This post was orginally going to be written by my very tolerant friend, A.  She’s been my test dummy since I originally started my massage study back in 2004 – she had a lumpectomy a few years before and had developed lymphoedema as a result.  She’d get on my table and let me practice all my lymphatic techniques on her (and her husband donated his body to my remedial massage practice – man they were great friends).

A. has been coming to see me over the years to help her keep her lymphoedema under control.  Sometimes regularly, sometimes not.  Life has this habit of jumping in the way of best intentions.  She was going to write this post, but again, life has jumped in and the time has slipped away, so I offered to write it from her feedback.

When I got my laser a few months ago, A. was one of the first on my table as guinea pig.  We were amazed at how well she responded, there was significant softening of the fibrosis at the top of her forarm and her skin felt soft for the first time in ages.

After the third week of my Vodder course I persuaded A. to let me again use her body in the pursuit of my studies and she duly rocked up on a Sunday afternoon and let me run wild with her.

I explained that the most significant difference in the treatment protocol was the treatment of fibrosis.  I would normally go in a bit firmer with her fibrosis but really kept in mind the idea that lymphatic drainage should always be gentle.  But with Vodder, “aggressive” is the word they use in relation to fibrosis.  Can you believe it?  I still have bruises on my leg from where the lecturer demonstrated the fibrosis treatment on me – on someone without an issue it’s really painful, for someone with an issue, it feels normal.  Ouch.

So, I watched with anticipation as I started giving her the “aggressive” treatment.  Her eyes widened and her jaw dropped.  Luckily she trusts me.  At the end of the session she had a feel of her forarm and couldn’t believe how much it had reduced and how great it felt.

Then, because she is so lovely, she let me bandage her.  She’s never had bandaging done before, nor does she want it again, so she’s going to be very regular with her treatments from now on to avoid the possibility of ever having to undergo it.   Here’s her beautiful arm …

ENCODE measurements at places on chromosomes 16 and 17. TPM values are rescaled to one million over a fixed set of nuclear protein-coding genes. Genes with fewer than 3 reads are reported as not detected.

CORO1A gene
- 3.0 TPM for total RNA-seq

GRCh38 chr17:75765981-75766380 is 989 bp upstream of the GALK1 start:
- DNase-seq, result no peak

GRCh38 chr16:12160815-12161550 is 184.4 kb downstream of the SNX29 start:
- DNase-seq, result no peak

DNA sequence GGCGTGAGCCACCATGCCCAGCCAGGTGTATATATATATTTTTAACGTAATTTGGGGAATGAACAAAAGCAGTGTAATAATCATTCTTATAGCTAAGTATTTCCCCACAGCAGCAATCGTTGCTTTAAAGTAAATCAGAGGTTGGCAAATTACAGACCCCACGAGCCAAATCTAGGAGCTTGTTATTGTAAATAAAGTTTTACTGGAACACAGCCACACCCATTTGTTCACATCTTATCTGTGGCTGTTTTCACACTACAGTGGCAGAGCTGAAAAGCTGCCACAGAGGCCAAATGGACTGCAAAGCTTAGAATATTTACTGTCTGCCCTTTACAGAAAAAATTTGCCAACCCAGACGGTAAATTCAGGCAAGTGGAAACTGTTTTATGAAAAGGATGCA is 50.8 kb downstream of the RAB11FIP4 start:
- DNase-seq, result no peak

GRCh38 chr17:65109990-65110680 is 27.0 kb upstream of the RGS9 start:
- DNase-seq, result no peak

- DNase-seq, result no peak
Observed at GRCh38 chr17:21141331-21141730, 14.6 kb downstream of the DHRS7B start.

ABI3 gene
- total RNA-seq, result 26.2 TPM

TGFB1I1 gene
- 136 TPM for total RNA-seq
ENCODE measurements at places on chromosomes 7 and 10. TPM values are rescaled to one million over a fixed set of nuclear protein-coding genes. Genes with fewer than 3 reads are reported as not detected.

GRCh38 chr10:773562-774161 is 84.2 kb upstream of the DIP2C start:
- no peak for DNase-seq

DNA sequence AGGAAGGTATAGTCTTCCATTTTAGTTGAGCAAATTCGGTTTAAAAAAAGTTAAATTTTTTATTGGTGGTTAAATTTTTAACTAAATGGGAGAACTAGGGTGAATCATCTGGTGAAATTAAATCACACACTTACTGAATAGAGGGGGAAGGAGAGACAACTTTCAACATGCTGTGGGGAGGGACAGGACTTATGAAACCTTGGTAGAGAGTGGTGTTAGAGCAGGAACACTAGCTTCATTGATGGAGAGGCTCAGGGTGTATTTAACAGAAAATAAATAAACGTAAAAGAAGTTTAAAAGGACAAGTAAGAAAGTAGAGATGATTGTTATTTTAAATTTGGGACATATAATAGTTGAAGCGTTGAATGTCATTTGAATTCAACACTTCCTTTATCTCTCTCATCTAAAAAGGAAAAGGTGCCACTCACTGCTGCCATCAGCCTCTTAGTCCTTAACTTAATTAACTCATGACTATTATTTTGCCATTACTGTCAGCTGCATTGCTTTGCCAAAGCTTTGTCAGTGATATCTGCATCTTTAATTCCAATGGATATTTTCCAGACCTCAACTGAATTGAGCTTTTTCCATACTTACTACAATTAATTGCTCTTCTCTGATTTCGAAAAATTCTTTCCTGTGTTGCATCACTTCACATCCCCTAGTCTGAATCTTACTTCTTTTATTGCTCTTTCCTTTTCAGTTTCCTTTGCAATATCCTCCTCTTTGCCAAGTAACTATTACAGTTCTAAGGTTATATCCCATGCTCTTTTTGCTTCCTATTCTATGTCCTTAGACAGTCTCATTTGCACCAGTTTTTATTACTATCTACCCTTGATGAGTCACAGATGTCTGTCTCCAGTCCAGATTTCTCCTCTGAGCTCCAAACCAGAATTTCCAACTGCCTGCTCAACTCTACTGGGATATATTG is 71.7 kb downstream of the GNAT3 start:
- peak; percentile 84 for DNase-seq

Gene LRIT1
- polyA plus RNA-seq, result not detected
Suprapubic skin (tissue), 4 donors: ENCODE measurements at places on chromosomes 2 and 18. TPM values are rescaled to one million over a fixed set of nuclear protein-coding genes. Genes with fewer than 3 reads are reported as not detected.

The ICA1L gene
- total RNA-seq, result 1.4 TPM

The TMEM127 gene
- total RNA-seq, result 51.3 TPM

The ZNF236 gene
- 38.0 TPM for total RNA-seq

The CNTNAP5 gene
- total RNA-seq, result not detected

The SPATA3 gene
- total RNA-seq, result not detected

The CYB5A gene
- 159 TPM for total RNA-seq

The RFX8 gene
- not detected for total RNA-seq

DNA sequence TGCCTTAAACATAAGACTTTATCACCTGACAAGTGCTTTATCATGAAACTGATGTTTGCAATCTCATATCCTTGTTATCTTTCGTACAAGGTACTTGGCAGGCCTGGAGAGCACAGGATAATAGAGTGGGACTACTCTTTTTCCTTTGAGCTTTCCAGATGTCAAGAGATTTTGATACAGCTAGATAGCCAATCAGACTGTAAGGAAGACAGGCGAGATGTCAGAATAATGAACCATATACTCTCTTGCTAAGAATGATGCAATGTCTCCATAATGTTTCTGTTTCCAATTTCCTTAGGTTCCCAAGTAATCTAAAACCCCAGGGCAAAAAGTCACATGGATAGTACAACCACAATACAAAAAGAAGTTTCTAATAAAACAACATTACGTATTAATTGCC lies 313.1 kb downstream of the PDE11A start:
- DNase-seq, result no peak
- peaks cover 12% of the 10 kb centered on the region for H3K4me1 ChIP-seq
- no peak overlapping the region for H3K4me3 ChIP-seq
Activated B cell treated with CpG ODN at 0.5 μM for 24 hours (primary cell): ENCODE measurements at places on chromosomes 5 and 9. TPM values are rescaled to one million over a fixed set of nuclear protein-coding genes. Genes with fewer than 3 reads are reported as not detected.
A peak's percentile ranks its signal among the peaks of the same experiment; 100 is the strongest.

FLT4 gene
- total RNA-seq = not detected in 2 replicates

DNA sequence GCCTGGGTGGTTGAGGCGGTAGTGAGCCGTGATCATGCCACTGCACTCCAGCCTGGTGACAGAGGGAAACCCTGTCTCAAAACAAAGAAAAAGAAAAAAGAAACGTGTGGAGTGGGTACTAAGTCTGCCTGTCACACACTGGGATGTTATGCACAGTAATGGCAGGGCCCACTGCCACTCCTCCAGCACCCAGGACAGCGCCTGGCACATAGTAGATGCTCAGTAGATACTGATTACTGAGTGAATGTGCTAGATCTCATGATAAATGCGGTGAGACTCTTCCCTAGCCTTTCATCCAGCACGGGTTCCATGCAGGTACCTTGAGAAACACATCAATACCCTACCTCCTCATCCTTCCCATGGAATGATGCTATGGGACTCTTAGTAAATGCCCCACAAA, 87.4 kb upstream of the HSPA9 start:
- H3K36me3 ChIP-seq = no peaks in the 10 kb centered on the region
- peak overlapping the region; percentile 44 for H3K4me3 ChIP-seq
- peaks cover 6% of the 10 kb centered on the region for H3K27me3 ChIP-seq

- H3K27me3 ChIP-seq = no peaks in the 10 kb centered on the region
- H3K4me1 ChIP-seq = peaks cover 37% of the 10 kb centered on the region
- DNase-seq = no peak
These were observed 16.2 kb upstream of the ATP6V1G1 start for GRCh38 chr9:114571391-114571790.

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A’s beautifully bandaged arm

I spoke with A. on the following Wednesday.  She said that she actually felt sort of bruised on Monday and Tuesday but that on Wednesday it felt normal again, but that the arm was still soft and feeling great.  Normally she says that she’s ready to rip her compression sleeve off by about 8pm, but she was able to leave it on until bedtime.  And normally within a couple days she starts to feel congested again, but not this time.

She came in for a follow up after ten days.  Progress report – her eczema on her hand was playing up, she had a paper cut (man do those hurt!) and a torn “quick” on one of her nails, all on the affected side.  Normally that would mean big swelling and heaviness.  While the arm wasn’t as good as the week before, it really wasn’t that bad, considering all the things that had gone on during the week.

We did another treatment and towards the end my comment to her was “your arm’s squidgy”.  She looked at me like I was a little deranged.  Maybe I am?  She sat up at the end of the treatment and investigated her arm … “you’re right, it is squidgy, and I have wrinkles”.  Her sleeve just slid on.  She had the cheesiest grin on her face – love it.

UPDATE 28/8/13

So, had third treatment today and at the end she was so amazed she said we should have taken a video of the treatment.  Well, too late for that, but we could take a video of her enjoying her soft arm – her favourite spot is the indent that she now has in her elbow, she hasn’t seen that for a long, long time.  The video’s a bit dark, but that reflects the subdued ambience of my treatment room – it’s all about comfort!

This is new territory for me  – I’ve just created my first youtube video!  Here’s the very supple movement of her arm …

http://youtu.be/u3so183HeMs

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